When St. Louis Circuit Attorney Kim Gardner filed a civil rights lawsuit in 2020 against the city and SLPOA — in which Gardner accused them of orchestrating a racist attempt to oust her from office and block her from doing her job — ESOP stopped short of supporting Gardner but asserted her allegations of racism among police as true.

Gardner’s lawsuit was the culmination of multiple, stymied attempts to reform St. Louis’ criminal justice system. During her first year in office, Gardner attempted to form an independent team to investigate police misconduct. A Board of Aldermen bill that would have established such a unit in her office never made it past a first reading in 2018.

However, years later, Board Bill 47 gives Gardner the authority to set up a public integrity unit to investigate officer-involved shootings. Once formed, the public integrity unit would conduct investigations previously undertaken by SLMPD’s Force Investigative Unit, an internal unit of detectives that investigates officer-involved shootings.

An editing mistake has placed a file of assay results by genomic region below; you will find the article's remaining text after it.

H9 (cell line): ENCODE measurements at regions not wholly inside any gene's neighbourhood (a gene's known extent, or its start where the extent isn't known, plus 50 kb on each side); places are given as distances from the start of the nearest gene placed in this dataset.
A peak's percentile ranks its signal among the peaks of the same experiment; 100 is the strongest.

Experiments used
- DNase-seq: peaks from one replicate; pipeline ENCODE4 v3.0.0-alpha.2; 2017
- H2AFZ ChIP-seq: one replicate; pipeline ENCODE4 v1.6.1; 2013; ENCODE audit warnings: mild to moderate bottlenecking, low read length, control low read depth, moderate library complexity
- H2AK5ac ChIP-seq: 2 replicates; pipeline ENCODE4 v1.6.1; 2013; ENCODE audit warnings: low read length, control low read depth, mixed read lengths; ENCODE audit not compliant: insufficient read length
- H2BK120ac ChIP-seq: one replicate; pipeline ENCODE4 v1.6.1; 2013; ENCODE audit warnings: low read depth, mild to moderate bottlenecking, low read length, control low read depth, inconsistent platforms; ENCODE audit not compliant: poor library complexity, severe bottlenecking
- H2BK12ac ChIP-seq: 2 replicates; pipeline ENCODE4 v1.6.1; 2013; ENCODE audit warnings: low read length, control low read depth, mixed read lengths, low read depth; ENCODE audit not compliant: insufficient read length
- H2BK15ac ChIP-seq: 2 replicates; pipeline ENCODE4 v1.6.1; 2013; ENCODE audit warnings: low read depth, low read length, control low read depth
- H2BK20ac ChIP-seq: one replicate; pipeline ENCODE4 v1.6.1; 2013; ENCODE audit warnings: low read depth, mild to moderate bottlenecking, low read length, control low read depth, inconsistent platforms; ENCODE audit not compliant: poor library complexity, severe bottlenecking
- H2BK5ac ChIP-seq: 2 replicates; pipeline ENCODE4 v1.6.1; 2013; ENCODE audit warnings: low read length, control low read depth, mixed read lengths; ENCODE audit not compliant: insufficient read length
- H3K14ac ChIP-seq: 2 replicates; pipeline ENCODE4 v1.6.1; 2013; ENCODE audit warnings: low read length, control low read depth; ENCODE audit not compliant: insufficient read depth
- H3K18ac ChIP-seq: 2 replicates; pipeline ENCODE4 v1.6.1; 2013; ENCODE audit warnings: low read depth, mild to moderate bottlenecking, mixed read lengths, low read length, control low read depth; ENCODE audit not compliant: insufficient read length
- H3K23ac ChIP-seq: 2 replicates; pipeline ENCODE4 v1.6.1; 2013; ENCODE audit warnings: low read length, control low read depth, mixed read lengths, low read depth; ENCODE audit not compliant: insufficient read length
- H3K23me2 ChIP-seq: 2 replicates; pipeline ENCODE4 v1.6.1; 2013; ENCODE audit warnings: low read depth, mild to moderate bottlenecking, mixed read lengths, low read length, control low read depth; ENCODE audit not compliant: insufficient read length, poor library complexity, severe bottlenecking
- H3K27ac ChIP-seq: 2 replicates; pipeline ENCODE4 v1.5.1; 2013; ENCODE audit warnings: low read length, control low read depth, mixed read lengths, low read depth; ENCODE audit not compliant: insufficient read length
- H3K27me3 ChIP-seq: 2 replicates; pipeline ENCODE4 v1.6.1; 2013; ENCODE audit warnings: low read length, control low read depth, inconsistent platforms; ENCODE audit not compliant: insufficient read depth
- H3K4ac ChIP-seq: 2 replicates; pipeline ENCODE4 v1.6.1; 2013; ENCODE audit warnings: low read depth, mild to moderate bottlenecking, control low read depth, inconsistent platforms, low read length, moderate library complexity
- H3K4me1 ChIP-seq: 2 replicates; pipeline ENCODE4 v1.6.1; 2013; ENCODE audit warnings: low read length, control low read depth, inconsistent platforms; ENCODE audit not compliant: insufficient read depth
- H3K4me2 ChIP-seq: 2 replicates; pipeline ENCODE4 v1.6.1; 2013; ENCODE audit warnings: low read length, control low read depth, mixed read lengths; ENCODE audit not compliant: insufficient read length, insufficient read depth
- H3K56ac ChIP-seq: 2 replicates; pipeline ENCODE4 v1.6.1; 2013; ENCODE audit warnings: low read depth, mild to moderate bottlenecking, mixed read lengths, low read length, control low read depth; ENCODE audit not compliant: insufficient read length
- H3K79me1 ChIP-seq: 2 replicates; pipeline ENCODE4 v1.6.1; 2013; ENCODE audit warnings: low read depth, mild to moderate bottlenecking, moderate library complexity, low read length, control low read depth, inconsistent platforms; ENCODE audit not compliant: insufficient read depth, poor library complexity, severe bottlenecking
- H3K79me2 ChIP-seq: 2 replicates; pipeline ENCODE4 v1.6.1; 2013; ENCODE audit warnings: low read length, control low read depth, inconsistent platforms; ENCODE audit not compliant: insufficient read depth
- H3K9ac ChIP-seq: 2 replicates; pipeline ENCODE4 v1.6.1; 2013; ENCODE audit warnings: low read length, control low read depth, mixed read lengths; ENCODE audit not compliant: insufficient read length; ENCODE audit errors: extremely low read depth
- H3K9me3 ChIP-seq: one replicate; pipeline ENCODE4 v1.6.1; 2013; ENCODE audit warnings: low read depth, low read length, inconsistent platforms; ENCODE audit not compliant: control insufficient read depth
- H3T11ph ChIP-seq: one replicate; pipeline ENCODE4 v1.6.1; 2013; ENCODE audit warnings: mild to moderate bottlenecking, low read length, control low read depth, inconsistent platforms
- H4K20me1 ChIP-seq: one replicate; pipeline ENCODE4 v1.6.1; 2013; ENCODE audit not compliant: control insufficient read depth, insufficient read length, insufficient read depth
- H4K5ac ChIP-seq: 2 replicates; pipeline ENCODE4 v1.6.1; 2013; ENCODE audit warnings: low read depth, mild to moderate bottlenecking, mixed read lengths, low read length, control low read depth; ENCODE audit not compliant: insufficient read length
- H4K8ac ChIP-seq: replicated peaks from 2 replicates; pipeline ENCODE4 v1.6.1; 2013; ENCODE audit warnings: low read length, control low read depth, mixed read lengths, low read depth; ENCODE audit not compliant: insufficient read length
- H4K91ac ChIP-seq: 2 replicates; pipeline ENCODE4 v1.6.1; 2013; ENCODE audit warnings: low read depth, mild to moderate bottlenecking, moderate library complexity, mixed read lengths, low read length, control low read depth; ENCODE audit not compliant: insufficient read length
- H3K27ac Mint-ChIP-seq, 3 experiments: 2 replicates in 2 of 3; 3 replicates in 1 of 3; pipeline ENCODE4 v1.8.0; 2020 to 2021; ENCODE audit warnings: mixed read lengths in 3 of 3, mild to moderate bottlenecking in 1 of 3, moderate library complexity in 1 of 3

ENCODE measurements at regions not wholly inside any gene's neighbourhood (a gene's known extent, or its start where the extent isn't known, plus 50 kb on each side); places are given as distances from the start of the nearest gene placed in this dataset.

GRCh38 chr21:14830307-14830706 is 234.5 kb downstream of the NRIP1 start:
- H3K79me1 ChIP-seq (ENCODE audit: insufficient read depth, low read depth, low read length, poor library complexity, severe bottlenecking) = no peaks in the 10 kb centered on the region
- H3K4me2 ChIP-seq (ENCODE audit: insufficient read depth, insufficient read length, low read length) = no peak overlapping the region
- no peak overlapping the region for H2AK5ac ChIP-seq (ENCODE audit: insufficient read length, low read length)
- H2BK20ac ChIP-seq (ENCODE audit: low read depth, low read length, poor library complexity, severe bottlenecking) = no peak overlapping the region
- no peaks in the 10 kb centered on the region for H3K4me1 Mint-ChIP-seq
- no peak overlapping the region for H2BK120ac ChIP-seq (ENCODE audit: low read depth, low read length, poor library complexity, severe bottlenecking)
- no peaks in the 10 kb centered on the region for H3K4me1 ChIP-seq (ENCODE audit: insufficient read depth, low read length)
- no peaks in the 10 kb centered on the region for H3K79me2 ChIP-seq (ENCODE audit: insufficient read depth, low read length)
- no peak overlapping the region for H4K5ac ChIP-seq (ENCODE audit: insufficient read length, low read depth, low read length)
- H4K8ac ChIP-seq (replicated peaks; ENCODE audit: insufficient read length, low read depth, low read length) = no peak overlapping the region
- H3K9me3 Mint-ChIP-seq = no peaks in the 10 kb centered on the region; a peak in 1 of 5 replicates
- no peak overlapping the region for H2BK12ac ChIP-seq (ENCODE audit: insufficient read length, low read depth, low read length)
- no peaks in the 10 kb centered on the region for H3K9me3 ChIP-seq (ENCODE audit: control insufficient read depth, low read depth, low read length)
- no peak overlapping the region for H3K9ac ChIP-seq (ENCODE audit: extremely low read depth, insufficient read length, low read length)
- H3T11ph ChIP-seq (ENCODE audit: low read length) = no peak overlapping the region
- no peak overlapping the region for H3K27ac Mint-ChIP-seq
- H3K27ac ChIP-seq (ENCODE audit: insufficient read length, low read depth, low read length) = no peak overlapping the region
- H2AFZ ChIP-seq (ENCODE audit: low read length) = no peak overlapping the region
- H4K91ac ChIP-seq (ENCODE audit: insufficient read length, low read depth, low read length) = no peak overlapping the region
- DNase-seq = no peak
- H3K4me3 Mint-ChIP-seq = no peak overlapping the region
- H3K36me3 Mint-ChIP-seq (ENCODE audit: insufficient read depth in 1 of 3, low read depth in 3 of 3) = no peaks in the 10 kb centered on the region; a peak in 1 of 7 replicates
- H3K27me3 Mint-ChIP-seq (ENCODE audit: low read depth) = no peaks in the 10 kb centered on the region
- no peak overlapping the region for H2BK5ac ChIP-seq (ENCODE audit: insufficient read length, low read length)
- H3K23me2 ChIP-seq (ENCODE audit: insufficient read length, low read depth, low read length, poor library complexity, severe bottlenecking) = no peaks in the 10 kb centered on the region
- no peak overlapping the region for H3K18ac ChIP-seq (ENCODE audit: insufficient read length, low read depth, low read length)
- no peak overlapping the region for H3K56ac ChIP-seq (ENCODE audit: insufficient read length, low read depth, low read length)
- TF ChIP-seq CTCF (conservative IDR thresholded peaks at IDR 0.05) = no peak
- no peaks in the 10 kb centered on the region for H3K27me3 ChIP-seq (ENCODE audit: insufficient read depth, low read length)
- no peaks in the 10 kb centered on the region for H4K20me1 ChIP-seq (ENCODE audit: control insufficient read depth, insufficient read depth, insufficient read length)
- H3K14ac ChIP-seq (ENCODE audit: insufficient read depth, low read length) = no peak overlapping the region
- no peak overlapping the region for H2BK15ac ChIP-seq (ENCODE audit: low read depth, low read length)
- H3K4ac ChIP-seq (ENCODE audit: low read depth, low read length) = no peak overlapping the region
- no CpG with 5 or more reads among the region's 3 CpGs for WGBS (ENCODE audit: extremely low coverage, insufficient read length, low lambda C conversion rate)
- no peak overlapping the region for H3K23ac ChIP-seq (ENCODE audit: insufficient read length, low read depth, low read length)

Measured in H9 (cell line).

Police representatives fear this new unit and the Division of Civilian Oversight would subject officers to prejudice by people with a “hidden agenda against law enforcement,” ESOP wrote in a statement posted to Facebook on August 4.

Jones soon countered in a comment.

“I thought ESOP stood for holding bad actors accountable?” Jones wrote. “I think you should give the law a chance before suggesting amendments. Be blessed.”

Board Bill 47, if enacted as written, would cause “real interference with the police department’s ability to do their job,” says Sherrie Hall, ESOP’s lawyer.

Civilians having that much power to interfere borders on “abolishing police in general,” Hall tells the RFT. “I don’t think anybody who’s being rational about this really wants that.”